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Dusty Deeds & Docs Blog

Random musings on curiosities encountered in archives and beyond,
not forgetting the dust …


Open, locks, Whoever knocks

The 7th of August in the year 1606 saw the first recorded performance of Macbeth, in the Great Hall at Hampton Court. Shakespeare’s addition of three witches into the historical brew was tailored to grab the interest of the evening’s host, King James VI & I, himself an author with a well-known interest in the… Read more »

Through the Looking Glass

Although I carry out most of my research in the Map and Large Document Reading Room at The National Archives, the most precious and sensitive items in its extensive collection have to be viewed under supervision in the Invigilation Room on the floor below – a much less daunting process than it sounds. A member… Read more »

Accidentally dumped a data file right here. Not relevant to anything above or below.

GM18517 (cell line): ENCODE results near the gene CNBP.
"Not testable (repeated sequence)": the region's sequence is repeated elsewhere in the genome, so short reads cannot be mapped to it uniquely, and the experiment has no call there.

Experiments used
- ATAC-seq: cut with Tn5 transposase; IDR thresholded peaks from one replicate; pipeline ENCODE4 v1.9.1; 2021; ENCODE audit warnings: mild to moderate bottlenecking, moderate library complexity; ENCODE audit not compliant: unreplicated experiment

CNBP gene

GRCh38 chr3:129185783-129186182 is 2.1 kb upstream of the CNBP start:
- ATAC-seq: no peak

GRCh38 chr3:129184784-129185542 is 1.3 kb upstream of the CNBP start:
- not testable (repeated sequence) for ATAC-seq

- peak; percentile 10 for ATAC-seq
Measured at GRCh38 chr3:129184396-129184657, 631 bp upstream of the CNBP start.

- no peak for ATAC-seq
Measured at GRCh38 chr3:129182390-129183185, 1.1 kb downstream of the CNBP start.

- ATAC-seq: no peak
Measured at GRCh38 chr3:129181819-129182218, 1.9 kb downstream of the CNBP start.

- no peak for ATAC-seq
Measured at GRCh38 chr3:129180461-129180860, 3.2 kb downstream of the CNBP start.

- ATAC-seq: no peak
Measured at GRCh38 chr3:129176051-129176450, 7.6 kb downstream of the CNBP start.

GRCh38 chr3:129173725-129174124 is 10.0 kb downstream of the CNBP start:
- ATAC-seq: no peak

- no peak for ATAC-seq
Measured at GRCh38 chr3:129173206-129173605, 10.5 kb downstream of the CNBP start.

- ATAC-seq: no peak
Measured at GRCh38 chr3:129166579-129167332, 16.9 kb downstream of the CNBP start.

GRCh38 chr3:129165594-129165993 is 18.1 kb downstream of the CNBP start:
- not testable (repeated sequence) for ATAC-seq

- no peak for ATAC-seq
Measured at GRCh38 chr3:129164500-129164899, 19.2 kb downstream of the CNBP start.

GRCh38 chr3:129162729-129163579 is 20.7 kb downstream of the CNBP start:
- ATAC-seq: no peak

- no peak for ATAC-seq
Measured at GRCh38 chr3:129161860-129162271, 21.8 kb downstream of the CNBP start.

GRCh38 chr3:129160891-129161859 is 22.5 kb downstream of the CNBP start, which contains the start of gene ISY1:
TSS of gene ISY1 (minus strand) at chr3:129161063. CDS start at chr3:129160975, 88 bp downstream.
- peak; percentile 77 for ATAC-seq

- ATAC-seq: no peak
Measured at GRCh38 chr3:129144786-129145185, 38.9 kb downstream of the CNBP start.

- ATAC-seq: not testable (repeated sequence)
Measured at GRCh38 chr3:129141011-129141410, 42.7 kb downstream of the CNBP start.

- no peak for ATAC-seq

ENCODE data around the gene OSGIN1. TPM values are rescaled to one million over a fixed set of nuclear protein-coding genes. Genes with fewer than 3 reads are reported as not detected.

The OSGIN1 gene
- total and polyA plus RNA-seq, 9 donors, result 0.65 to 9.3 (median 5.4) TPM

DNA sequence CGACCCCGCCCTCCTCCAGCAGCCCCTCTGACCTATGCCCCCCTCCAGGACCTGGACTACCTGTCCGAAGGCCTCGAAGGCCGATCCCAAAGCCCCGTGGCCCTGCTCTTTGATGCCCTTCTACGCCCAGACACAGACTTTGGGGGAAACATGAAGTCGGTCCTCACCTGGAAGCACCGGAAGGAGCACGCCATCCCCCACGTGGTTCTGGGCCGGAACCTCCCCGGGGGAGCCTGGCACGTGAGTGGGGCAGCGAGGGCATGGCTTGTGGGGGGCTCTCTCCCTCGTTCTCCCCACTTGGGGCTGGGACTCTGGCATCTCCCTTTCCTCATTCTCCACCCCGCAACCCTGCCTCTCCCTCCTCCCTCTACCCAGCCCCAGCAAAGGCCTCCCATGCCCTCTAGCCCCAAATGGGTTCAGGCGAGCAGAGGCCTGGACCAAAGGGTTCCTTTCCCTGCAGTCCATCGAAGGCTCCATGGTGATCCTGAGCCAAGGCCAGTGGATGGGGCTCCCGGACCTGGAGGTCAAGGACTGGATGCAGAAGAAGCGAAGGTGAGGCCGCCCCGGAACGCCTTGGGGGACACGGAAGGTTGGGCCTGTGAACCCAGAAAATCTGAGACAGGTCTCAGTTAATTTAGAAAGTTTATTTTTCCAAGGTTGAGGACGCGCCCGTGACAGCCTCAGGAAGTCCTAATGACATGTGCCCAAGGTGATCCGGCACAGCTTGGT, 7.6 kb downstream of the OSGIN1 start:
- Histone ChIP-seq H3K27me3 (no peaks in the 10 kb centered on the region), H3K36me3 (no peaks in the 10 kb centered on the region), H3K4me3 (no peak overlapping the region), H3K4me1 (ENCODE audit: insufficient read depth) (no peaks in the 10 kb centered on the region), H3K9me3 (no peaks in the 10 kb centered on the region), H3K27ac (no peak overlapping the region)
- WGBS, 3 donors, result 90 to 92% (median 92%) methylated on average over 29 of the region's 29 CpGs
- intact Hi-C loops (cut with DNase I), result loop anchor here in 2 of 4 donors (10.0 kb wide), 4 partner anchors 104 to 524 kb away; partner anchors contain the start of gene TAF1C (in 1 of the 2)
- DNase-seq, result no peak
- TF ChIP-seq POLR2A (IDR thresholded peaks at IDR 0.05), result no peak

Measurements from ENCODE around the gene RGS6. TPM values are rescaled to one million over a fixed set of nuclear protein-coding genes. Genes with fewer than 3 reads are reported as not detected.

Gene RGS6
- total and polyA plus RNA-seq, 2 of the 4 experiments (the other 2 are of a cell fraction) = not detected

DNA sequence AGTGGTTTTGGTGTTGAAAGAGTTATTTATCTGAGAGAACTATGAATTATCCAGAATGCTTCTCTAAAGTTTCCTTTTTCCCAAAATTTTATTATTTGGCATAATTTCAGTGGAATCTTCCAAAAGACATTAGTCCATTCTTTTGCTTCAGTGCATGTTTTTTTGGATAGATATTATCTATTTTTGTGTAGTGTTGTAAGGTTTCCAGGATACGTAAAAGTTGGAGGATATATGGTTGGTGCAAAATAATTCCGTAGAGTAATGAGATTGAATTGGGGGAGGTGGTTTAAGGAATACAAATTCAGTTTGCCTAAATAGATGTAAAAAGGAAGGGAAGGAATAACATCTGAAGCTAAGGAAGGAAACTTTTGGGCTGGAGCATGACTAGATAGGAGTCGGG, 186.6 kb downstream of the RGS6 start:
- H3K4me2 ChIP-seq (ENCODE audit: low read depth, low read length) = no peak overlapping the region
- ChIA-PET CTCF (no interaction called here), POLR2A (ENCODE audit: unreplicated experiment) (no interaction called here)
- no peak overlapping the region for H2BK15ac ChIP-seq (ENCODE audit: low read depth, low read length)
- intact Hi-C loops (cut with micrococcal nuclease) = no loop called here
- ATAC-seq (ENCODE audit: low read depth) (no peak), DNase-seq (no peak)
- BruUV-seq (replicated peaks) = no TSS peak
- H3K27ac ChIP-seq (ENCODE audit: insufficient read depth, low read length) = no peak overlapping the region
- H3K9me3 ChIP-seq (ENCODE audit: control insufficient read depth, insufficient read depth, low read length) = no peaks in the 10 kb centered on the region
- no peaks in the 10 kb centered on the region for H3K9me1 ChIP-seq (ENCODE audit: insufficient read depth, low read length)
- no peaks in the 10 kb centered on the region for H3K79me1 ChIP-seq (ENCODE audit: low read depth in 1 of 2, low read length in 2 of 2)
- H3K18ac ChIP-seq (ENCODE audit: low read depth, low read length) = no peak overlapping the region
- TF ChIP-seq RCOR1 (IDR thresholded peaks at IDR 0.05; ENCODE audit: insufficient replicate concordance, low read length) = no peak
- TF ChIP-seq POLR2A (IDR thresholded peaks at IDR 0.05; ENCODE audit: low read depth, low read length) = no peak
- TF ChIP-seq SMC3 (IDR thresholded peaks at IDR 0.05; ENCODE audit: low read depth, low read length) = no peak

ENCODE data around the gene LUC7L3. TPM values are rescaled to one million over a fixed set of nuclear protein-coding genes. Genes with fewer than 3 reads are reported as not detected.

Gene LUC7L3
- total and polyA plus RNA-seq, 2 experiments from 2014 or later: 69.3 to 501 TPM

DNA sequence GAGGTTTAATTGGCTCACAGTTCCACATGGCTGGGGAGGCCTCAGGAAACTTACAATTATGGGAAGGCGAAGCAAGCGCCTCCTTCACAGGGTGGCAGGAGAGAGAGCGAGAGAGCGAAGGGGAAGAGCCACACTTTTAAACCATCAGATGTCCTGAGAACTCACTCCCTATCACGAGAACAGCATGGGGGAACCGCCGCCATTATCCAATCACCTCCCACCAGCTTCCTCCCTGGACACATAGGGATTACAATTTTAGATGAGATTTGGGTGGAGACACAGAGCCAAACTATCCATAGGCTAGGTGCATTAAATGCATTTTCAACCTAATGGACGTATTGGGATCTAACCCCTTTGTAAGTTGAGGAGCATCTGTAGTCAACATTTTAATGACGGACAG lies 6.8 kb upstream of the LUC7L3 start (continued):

The Longest Day

When I think of Midsummer, images of bonfires and solstice celebrations spring to mind, followed by the symbolic Mediæval custom of paying a red rose “in the time of roses” on Quarter Day, but today I am remembering a less uplifting event, following on from cannon-fire and the red of blood – the Surrender of the… Read more »

Inky Fingers, part 2

Inky Fingers, part 2 – read part 1 here Middle English Dictionaries confirm that context should provide the key to filling in the measure, which in this case must logically be a weight. Shifting to a microfilm reader in the Map and Large Document Reading Room at The National Archives, I transcribed a second recipe,… Read more »

Inky Fingers, part 1

29 May being Oak Apple Day – the anniversary of the Restoration of King Charles II, honouring the ‘Royal Oak’ at Boscobel House which shielded him from Cromwell’s men after the Battle of Worcester – it feels appropriate to spare a thought for the humble oak apple, which plays such a large part in my… Read more »